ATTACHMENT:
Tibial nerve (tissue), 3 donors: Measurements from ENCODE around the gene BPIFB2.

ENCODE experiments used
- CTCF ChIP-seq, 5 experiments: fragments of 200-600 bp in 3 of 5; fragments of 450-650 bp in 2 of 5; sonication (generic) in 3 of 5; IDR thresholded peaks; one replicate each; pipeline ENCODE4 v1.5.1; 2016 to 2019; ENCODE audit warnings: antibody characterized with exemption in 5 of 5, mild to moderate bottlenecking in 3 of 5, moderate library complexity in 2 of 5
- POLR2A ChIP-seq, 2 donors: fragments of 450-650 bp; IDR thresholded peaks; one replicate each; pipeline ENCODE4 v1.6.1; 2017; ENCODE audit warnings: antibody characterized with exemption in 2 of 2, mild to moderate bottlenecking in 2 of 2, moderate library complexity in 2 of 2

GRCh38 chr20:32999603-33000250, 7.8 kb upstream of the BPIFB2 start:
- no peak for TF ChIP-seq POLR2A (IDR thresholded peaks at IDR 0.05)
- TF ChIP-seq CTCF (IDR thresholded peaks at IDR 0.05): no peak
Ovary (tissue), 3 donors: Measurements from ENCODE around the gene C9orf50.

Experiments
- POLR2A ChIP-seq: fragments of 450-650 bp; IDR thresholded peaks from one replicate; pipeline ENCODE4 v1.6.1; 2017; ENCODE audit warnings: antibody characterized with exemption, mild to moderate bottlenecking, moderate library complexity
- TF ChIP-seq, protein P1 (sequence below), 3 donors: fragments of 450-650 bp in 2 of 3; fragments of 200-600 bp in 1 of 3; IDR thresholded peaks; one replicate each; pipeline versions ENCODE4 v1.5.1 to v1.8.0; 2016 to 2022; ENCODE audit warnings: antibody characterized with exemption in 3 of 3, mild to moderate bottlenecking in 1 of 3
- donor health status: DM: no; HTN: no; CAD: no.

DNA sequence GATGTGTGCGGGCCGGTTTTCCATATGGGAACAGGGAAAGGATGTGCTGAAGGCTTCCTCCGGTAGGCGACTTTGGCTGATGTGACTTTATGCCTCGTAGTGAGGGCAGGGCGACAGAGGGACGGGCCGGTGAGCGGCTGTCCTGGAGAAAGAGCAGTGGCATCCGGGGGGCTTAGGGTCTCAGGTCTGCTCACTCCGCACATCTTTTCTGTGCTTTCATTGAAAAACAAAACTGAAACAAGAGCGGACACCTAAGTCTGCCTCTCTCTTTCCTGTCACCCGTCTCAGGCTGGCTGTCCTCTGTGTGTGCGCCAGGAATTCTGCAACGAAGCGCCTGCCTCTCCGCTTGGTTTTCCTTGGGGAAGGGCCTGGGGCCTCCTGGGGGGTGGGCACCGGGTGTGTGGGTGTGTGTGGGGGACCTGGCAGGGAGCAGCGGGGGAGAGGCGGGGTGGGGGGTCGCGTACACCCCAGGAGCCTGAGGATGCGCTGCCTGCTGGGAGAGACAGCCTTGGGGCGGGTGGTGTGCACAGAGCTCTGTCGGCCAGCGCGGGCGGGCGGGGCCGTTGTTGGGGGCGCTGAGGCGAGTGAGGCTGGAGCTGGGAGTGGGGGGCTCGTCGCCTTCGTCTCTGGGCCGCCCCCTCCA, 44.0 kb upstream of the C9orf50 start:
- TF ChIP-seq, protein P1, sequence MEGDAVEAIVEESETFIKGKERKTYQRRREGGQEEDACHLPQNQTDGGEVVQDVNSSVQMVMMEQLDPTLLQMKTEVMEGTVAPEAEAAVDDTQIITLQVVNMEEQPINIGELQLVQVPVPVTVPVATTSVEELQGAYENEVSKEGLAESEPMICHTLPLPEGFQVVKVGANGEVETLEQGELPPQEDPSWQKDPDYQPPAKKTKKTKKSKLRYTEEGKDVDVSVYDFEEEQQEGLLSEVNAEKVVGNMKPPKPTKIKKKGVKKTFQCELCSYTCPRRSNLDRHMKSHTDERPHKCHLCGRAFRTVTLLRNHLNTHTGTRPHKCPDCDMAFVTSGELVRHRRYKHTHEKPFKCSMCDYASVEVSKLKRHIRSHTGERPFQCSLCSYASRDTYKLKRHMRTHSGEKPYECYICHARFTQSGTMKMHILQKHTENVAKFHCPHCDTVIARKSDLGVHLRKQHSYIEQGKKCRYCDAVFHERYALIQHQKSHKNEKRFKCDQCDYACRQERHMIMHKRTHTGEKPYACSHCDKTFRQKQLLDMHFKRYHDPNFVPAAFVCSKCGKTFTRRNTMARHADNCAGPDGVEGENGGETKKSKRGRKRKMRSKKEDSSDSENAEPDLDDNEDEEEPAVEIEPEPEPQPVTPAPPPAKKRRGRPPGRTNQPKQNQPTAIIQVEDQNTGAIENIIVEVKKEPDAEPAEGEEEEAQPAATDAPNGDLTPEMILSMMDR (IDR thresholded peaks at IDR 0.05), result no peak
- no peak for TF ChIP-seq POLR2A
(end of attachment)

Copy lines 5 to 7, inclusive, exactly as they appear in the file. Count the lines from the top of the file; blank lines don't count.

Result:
GRCh38 chr20:32999603-33000250, 7.8 kb upstream of the BPIFB2 start:
- no peak for TF ChIP-seq POLR2A (IDR thresholded peaks at IDR 0.05)
- TF ChIP-seq CTCF (IDR thresholded peaks at IDR 0.05): no peak